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Monera Bacteria.

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Presentation on theme: "Monera Bacteria."— Presentation transcript:

1 Monera Bacteria

2 Learning Objectives Name 3 types of bacterial cell
Explain reproduction of bacteria Explain nutrition of bacteria State the factors affecting growth of micro-organisms Define the term pathogenic Define the term antibiotics State the role of antibiotics Outline the potential abuse of antibiotics Name 2 Beneficial & 2 Harmful bacteria

3 Bacteria Bacteria are the oldest living organisms on earth They are Prokaryotic – they have no true nucleus, mitochondia or chloroplasts.

4 Habitat Bacteria are found in every possible habitat
Soil, Air, Fresh water, Sea water, Skin, Intestines etc. Some bacteria can withstand extreme conditions e.g. temperatures of 80 degrees C in hot springs or extreme cold and high pressure on the sea bed.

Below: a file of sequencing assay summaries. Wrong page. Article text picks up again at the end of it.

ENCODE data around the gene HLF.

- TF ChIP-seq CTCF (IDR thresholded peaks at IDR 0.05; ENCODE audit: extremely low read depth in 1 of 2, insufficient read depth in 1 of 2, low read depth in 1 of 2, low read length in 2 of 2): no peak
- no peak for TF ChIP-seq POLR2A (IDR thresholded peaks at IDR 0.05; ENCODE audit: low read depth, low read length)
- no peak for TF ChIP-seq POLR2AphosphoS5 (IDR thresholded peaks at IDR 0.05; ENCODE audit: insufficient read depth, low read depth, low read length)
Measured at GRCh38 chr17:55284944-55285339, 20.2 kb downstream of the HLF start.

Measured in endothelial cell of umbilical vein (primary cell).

5 Bacteria in pond water

6 Bacteria on apple

7 Bacteria Bacteria belong to the kingdom Monera. They are unicellular organisms They are classified according to three shapes Spherical (cocci) Rod (bacillus) Spiral (spirillum)

8 Bacterial Shapes

9 Spherical (cocci) E.g. Staphoolococcus aureus Causes pneumonia

10 Rod (bacillus) E.g. Bacillus anthracis Cause of anthrax
Escherichia coli (E.coli) Live in human gut

11 Spirillum (spiral) E.g.Treponema pallidum Causes syphilis

12 Bacterial size

13 Bacterial Structure

14 Bacterial Structure Cell wall flagella cytoplasm plasmid Cell membrane
Strand of DNA capsule